Alberta is set to surpass Ontario as Canada’s leading jurisdiction for utility-scale wind and solar, with 83% of the country’s new installations over the next five years, according to a new analysis by Oslo-based Rystad Energy.
The flurry of activity would increase Alberta’s installed capacity from 1.8 gigawatts of wind and 100 megawatts of solar today, to 6.5 GW of wind and 1.8 GW of solar by 2025, CBC reports. The total would inch past Ontario’s projected capacity of 5.8 GW of wind, 1.8 GW of solar.
The calculations exclude rooftop solar and any other projects under a megawatt in size.
Rystad analyst Felix Tan said Canada’s decision to phase out coal-fired electricity by 2030 “opens the door” for a larger role for wind and solar, while Alberta’s deregulated electricity market creates a more hospitable business environment for the technologies.
“We have seen a lot of capacity build-out over the past two, three, four years in places like Ontario, in B.C., and Quebec,” Tan told CBC. Now, “Alberta is sort of playing catch up.”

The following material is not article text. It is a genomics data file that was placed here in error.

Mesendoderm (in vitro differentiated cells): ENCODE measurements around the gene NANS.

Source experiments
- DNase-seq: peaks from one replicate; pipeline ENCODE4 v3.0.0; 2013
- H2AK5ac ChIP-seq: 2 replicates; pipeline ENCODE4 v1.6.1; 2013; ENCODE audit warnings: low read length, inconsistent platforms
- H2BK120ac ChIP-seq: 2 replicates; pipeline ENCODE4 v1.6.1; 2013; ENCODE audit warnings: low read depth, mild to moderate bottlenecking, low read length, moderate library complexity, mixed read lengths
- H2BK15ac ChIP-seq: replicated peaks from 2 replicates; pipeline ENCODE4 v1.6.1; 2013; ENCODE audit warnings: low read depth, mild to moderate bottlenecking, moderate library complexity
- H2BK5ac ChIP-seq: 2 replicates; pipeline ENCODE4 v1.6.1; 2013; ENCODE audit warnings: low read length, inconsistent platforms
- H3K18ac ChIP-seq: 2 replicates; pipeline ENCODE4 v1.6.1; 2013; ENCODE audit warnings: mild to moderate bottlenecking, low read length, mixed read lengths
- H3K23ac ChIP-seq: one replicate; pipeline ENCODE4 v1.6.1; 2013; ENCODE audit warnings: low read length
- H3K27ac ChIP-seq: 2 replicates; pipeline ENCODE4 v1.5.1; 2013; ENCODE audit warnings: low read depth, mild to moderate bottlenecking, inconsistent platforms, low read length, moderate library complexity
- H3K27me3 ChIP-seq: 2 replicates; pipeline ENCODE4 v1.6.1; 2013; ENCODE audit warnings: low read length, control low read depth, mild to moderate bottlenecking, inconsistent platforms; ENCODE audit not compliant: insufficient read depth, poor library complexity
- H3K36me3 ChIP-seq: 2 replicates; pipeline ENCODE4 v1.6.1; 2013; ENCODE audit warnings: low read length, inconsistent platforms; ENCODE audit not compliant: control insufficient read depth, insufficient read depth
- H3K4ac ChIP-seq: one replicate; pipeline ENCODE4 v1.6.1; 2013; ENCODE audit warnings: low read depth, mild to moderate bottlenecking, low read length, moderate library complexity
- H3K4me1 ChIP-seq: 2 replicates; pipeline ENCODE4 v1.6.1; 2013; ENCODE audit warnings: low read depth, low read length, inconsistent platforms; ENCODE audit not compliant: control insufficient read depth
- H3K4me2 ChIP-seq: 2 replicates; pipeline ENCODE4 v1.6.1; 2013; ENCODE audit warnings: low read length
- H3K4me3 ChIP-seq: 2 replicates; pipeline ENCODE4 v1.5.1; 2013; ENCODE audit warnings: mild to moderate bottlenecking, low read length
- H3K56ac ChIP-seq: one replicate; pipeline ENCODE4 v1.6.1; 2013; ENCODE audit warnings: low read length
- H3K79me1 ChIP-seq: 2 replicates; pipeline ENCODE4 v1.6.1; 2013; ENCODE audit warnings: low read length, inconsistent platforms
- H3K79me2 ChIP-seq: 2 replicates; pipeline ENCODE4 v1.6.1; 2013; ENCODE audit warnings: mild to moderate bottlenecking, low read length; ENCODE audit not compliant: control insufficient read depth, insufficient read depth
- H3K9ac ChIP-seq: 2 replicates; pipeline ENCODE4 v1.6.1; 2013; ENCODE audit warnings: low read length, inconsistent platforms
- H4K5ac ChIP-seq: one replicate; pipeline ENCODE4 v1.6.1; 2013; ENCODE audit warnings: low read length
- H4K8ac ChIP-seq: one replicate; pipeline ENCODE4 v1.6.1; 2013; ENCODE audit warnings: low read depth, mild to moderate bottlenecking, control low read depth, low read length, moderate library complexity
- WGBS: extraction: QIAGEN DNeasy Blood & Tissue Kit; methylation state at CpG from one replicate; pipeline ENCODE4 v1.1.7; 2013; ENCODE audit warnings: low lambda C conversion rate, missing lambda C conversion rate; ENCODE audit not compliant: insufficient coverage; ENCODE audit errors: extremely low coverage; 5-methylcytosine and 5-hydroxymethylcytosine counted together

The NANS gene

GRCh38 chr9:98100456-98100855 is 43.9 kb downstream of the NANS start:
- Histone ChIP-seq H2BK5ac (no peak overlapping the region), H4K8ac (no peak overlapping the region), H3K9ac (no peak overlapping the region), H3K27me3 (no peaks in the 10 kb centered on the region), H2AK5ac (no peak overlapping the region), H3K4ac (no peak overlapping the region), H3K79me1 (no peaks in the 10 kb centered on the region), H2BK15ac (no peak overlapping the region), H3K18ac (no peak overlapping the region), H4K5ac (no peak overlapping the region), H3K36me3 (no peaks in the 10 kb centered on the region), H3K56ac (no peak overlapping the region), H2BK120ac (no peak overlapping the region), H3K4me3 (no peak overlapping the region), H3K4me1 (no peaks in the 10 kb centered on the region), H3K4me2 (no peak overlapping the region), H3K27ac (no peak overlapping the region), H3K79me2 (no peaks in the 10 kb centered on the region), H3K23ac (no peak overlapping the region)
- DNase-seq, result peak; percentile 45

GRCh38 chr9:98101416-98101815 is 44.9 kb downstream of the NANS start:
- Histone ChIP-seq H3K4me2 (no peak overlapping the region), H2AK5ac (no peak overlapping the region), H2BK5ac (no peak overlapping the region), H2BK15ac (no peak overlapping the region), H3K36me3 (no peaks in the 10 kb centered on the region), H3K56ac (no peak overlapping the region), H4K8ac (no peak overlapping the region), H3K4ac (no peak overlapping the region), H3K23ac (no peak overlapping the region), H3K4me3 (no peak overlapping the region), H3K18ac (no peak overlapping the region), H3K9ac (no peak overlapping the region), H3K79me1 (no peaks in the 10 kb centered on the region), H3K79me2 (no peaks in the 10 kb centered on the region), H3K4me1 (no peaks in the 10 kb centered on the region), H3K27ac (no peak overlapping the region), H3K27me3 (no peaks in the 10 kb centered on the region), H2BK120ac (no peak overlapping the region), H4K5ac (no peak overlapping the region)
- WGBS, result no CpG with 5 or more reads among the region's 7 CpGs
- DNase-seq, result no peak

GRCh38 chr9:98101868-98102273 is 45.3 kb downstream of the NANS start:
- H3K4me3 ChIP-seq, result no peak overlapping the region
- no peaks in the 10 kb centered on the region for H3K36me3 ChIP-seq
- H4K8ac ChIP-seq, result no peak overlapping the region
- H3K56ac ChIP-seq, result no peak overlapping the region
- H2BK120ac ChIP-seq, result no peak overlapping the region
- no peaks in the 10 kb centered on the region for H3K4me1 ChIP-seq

Blake Shaffer, an assistant professor of economics and public policy at the University of Calgary, said he was forecasting less growth in the Alberta renewables market but agreed with Rystad’s overall direction. “Whether or not we surpass Ontario in that time frame, I can’t say definitively right now,” he said. “But certainly it’s going to grow. And it’s simply a function that the cost of building renewables has just gotten so cheap.”
He added that Alberta is becoming a growth leader for renewables in Canada, just as oil-rich Texas has in the United States, but apparently felt moved to clarify that it’s strictly a business decision. With solar resources second only to Saskatchewan’s, “that’s not because of an intrinsic love for renewables,” he said. “It’s simply that we have the best resource in terms of what we call capacity factor—so the frequency with which the wind blows here is high, which makes the unit cost low.”
CBC lists several multi-million-dollar renewables projects now getting off the ground in Alberta, including a 254-hectare solar farm west of Edmonton International Airport and a C$750-million, 1.5-million-panel solar project in Vulcan County, described by Greengate Power CEO Dan Balaban as “by far the largest in Canada”. Balaban told CBC there should be room for all different energy forms in Alberta.
“I think we should be developing our oil and gas resources and our renewable energy resources,” he said. “We have a phenomenal opportunity in this province if we can all work together.”